1. Over the past five years or so, the college basketball puppet-masters have made heroic if not completely successful attempts to spice up the early November opening of the season. Between the ESPN 24 Hours of Hoops Marathon, the Champions Classic, the Armed Forces Classic and the various aircraft carrier games, there have been some hits and some misses, but if nothing else these events suck a small percentage of the oxygen out of a sports media universe dominated by the pigskin at the time. According to ESPN.com‘s Jason King, there may be another entry into a crowded opening week on the horizon. bd Global is reportedly putting together the final touches on a multi-game event that would take place in Dallas’ American Airlines Arena, just 20 minutes away from Cowboys Stadium, the site of next year’s Final Four. The concept, of course, is that this event — which would include some prominent semi-local Big 12 schools and other national programs — would bookend the 2013-14 season in exciting fashion, while calling attention to the site of next year’s (and future years’) championship weekend. We’re all for it, but is it too much to ask that the event organizers hold this on the actual opening day of college basketball?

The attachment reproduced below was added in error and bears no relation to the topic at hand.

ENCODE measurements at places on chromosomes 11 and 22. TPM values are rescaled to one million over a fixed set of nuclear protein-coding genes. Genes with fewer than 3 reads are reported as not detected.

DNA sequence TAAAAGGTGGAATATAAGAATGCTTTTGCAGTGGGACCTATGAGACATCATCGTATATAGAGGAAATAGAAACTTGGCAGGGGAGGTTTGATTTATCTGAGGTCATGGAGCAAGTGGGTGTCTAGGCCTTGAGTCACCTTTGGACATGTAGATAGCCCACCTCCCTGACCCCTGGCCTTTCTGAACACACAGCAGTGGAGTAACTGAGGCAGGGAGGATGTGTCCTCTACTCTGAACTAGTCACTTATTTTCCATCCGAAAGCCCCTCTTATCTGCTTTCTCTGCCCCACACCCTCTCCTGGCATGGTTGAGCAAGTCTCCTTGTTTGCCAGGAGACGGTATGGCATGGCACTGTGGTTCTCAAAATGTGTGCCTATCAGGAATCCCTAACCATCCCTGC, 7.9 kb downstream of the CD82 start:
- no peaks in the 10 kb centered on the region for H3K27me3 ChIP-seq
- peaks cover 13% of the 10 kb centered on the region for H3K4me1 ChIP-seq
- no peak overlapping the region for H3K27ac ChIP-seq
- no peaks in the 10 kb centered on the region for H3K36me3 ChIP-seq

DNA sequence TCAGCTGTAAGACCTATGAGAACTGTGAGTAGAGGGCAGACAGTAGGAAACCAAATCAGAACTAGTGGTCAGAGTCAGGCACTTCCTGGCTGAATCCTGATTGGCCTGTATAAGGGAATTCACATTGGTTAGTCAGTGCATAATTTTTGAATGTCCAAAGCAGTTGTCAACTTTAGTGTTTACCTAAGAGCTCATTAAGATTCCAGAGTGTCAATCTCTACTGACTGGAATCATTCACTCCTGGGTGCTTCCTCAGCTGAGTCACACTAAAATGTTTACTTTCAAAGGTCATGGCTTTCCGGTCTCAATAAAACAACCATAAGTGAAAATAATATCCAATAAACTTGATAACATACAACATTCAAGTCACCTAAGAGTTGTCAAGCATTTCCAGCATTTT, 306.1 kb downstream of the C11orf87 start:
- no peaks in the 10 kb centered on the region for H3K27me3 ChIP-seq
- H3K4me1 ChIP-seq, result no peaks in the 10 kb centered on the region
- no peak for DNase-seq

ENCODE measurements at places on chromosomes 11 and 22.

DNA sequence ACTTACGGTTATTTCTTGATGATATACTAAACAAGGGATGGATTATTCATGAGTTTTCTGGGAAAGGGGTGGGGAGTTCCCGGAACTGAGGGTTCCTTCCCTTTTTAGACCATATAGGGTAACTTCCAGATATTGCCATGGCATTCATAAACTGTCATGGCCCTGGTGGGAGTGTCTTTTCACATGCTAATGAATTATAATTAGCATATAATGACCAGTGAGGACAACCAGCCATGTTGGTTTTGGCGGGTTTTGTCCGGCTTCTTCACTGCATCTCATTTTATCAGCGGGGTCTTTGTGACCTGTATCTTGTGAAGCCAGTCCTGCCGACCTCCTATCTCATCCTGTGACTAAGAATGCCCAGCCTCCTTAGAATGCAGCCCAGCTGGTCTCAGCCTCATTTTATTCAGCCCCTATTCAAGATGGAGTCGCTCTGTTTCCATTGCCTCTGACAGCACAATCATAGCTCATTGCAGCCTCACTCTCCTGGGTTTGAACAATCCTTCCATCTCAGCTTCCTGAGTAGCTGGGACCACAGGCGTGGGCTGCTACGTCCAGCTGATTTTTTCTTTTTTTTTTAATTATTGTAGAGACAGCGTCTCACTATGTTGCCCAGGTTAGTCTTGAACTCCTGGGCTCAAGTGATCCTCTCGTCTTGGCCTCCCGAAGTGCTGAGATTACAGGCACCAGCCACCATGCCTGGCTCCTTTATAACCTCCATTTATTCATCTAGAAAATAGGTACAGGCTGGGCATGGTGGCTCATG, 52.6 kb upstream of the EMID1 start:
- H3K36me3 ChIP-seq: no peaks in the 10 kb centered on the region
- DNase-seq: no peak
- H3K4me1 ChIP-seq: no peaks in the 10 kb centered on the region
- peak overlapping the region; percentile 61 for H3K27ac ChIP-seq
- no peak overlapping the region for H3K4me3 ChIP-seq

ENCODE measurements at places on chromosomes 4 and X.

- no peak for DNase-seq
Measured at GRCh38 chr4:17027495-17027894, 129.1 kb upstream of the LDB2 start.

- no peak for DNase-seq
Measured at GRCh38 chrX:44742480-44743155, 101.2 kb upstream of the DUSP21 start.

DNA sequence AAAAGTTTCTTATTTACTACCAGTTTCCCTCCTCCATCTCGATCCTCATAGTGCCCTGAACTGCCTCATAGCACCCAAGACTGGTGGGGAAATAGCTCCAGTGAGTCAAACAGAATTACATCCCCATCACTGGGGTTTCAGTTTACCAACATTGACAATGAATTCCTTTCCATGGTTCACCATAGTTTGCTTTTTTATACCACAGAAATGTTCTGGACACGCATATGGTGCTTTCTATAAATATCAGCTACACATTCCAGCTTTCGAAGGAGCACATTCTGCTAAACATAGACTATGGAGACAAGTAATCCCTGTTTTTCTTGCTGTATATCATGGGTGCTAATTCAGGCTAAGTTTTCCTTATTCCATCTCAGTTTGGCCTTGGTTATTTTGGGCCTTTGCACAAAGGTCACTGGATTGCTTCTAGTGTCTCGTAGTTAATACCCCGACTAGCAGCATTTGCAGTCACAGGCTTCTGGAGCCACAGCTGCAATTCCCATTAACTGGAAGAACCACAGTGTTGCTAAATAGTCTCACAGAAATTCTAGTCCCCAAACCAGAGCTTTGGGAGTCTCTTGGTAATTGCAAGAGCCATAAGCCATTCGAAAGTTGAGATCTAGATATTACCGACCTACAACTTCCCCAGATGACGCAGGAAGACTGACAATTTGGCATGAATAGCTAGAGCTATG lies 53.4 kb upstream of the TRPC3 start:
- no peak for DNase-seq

2. There were a couple of prominent transfers Wednesday, with the announcements that Kansas State’s Angel Rodriguez will land at Miami (FL), and Arizona’s Angelo Chol is leaving Sean Miller’s program. There was some speculation originally that Rodriguez may follow his former coach Frank Martin to Columbia, South Carolina, but because of a family health issue, he sought a location relatively close to his home in Puerto Rico and Miami is about as close as he can get. Rodriguez also played his prep basketball in South Florida, so he’s already familiar with the area. If he manages to receive an NCAA family health waiver to suit up next season, he can step right in at the point guard slot vacated by Shane Larkin and would immediately become the team’s best player. Chol found himself in a big man logjam last season in Tucson, averaging a couple points and rebounds per game in only about nine minutes per outing. Even with Grant Jerrett’s decision to leave for the pros factored into next year’s playing time calculus, the addition of top five prospect Aaron Gordon meant that things were unlikely to improve much for Chol in that regard. The San Diego native is likely to give San Diego State a good, hard look as a possible destination.